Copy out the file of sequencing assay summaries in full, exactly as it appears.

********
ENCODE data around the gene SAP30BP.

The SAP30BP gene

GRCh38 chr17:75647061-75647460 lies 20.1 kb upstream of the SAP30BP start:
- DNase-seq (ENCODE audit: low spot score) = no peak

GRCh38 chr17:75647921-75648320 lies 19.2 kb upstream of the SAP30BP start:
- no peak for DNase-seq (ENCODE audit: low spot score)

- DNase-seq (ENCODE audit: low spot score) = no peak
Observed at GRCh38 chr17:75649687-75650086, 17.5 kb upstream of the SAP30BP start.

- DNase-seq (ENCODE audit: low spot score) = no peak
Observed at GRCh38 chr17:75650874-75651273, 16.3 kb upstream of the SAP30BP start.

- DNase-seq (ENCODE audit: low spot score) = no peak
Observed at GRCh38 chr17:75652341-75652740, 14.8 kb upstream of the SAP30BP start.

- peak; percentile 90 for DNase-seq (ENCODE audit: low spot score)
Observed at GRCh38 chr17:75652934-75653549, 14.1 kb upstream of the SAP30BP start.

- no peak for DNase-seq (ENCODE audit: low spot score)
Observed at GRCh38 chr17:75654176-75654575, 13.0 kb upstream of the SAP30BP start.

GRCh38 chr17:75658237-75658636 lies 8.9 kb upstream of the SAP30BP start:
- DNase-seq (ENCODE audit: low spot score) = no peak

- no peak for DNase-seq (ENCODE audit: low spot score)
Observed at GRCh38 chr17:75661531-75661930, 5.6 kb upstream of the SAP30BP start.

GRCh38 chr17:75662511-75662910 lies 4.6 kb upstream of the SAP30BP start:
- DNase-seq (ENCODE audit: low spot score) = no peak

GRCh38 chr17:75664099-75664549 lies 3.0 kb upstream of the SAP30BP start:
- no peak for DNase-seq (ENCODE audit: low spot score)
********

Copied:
ENCODE data around the gene SAP30BP.

The SAP30BP gene

GRCh38 chr17:75647061-75647460 lies 20.1 kb upstream of the SAP30BP start:
- DNase-seq (ENCODE audit: low spot score) = no peak

GRCh38 chr17:75647921-75648320 lies 19.2 kb upstream of the SAP30BP start:
- no peak for DNase-seq (ENCODE audit: low spot score)

- DNase-seq (ENCODE audit: low spot score) = no peak
Observed at GRCh38 chr17:75649687-75650086, 17.5 kb upstream of the SAP30BP start.

- DNase-seq (ENCODE audit: low spot score) = no peak
Observed at GRCh38 chr17:75650874-75651273, 16.3 kb upstream of the SAP30BP start.

- DNase-seq (ENCODE audit: low spot score) = no peak
Observed at GRCh38 chr17:75652341-75652740, 14.8 kb upstream of the SAP30BP start.

- peak; percentile 90 for DNase-seq (ENCODE audit: low spot score)
Observed at GRCh38 chr17:75652934-75653549, 14.1 kb upstream of the SAP30BP start.

- no peak for DNase-seq (ENCODE audit: low spot score)
Observed at GRCh38 chr17:75654176-75654575, 13.0 kb upstream of the SAP30BP start.

GRCh38 chr17:75658237-75658636 lies 8.9 kb upstream of the SAP30BP start:
- DNase-seq (ENCODE audit: low spot score) = no peak

- no peak for DNase-seq (ENCODE audit: low spot score)
Observed at GRCh38 chr17:75661531-75661930, 5.6 kb upstream of the SAP30BP start.

GRCh38 chr17:75662511-75662910 lies 4.6 kb upstream of the SAP30BP start:
- DNase-seq (ENCODE audit: low spot score) = no peak

GRCh38 chr17:75664099-75664549 lies 3.0 kb upstream of the SAP30BP start:
- no peak for DNase-seq (ENCODE audit: low spot score)